US President Donald Trump has accused Saudi Arabia of lying about the killing of Jamal Khashoggi, his strongest comments to date on the affair as pressure builds on the administration to strike a tougher line.
Agence France-Presse

United States President Donald Trump has been asked to ascertain whether Saudi Crown Prince Mohammed bin Salman played a role in the murder of Jamal Khashoggi.

Republican and Democratic leaders of the US Senate Foreign Relations Committee on Tuesday sent a letter demanding a second investigation. Trump earlier defended US ties with Saudi Arabia despite international condemnation over the incident.

Khashoggi was killed on 2 October inside the Saudi consulate in Istanbul. In a statement on Tuesday, Trump acknowledged that the crown prince “could very well” have known about Khashoggi’s brutal murder, adding: “Maybe he did and maybe he didn’t!”

He later stated that the CIA had not made a “100%” determination on the killing. Following the president’s comments, Republican Senator Bob Corker and Democrat Bob Menendez issued a statement on behalf of the Senate Foreign Relations Committee.

In it they called on Trump to focus a second investigation specifically on the crown prince so as to “determine whether a foreign person is responsible for an extrajudicial killing, torture or other gross violation” of human rights.

The request, issued under the Global Magnitsky Human Rights Accountability Act, requires a response within 120 days. Saudi Arabia has blamed Khashoggi’s death on rogue agents but denied claims that the crown prince had knowledge of the operation.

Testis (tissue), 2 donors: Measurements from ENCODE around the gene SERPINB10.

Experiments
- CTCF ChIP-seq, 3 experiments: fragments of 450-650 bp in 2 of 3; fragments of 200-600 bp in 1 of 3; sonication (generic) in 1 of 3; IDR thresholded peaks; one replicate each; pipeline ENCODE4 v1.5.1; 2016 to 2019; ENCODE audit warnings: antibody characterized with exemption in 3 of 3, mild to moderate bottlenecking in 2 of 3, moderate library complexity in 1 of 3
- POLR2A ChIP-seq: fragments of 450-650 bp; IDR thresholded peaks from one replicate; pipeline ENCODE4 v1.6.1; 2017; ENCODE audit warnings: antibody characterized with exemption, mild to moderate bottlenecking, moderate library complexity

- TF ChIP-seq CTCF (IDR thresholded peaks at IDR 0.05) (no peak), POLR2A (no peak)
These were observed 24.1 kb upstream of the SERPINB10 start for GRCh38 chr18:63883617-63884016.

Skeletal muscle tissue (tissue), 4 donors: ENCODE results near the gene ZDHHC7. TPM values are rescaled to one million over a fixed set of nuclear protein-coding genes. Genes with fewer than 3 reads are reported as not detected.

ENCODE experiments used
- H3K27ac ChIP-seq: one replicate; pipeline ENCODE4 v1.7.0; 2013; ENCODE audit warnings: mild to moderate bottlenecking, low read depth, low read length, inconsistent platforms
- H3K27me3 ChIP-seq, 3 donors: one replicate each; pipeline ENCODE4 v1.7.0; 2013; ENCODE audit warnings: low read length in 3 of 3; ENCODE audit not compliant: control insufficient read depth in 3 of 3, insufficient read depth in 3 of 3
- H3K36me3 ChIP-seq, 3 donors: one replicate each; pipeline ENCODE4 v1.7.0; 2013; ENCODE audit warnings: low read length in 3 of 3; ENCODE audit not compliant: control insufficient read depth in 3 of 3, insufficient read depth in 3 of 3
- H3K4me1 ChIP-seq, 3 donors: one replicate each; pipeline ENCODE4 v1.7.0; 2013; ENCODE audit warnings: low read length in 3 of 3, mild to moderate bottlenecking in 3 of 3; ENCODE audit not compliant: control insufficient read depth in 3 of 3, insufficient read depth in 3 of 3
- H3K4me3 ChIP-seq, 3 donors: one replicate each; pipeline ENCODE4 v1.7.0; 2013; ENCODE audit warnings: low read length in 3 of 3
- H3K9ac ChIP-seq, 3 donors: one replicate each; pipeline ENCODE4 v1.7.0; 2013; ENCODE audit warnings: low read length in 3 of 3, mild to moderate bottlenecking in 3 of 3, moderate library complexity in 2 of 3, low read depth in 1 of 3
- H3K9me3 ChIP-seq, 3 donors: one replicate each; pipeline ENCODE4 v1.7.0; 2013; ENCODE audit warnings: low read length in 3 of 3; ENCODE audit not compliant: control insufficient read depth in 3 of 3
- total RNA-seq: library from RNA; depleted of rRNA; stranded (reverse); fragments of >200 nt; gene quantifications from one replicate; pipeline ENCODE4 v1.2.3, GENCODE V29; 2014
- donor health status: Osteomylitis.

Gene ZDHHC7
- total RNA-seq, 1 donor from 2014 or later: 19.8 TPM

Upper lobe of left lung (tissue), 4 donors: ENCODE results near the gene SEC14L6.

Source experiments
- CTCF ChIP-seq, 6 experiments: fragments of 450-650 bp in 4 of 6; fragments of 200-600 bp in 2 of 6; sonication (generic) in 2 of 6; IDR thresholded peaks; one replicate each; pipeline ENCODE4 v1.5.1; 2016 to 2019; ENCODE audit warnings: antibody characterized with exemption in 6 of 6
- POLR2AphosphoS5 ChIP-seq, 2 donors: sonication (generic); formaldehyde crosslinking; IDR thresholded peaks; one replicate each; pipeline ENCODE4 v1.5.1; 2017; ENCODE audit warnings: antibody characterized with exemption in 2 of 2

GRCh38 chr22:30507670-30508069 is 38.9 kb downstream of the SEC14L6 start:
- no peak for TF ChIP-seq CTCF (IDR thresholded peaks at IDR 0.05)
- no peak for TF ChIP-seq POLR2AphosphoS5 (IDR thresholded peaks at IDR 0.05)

US media have reported that the CIA believes Mohammed bin Salman ordered the murder. In an interview on Sunday, Trump told Fox News that he had refused to listen to a recording of Khashoggi’s murder provided by Turkey, calling it “a suffering tape”.

Meanwhile, Lindsey Graham, a senator from Trump’s Republican Party, has predicted strong bipartisan support in Congress for sanctions against Saudi Arabia “including appropriate members of the royal family”.

“The world is a very dangerous place!” Trump states, before holding up Saudi Arabia as an ally of the US against Iran. The kingdom spent “billions of dollars in leading the fight against Radical Islamic Terrorism” whereas Iran has “killed many Americans and other innocent people throughout the Middle East”, it said.

The statement also stresses Saudi investment pledges and arms purchases. “If we foolishly cancel these contracts, Russia and China would be the enormous beneficiaries,” it adds. While admitting the murder of Jamal Khashoggi was “terrible”, Trump wrote that “we may never know all of the facts” about his death.

“The United States intends to remain a steadfast partner of Saudi Arabia to ensure the interests of our country, Israel and all other partners in the region.”

Trump later said he would meet Mohammed bin Salman at a G20 meeting in Argentina next week if the crown prince attended.

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